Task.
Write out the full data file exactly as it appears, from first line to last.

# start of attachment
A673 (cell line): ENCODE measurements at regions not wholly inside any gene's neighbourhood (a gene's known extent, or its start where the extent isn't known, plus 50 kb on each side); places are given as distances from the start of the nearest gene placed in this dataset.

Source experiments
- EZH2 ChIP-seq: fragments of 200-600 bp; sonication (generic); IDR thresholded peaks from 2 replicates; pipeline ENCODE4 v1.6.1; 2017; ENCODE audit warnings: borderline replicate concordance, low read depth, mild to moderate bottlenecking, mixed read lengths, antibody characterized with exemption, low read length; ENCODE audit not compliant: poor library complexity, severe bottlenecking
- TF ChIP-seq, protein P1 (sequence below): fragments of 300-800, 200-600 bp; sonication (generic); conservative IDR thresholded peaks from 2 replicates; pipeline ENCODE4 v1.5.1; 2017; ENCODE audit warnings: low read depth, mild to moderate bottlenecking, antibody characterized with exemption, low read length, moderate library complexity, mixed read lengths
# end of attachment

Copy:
A673 (cell line): ENCODE measurements at regions not wholly inside any gene's neighbourhood (a gene's known extent, or its start where the extent isn't known, plus 50 kb on each side); places are given as distances from the start of the nearest gene placed in this dataset.

Source experiments
- EZH2 ChIP-seq: fragments of 200-600 bp; sonication (generic); IDR thresholded peaks from 2 replicates; pipeline ENCODE4 v1.6.1; 2017; ENCODE audit warnings: borderline replicate concordance, low read depth, mild to moderate bottlenecking, mixed read lengths, antibody characterized with exemption, low read length; ENCODE audit not compliant: poor library complexity, severe bottlenecking
- TF ChIP-seq, protein P1 (sequence below): fragments of 300-800, 200-600 bp; sonication (generic); conservative IDR thresholded peaks from 2 replicates; pipeline ENCODE4 v1.5.1; 2017; ENCODE audit warnings: low read depth, mild to moderate bottlenecking, antibody characterized with exemption, low read length, moderate library complexity, mixed read lengths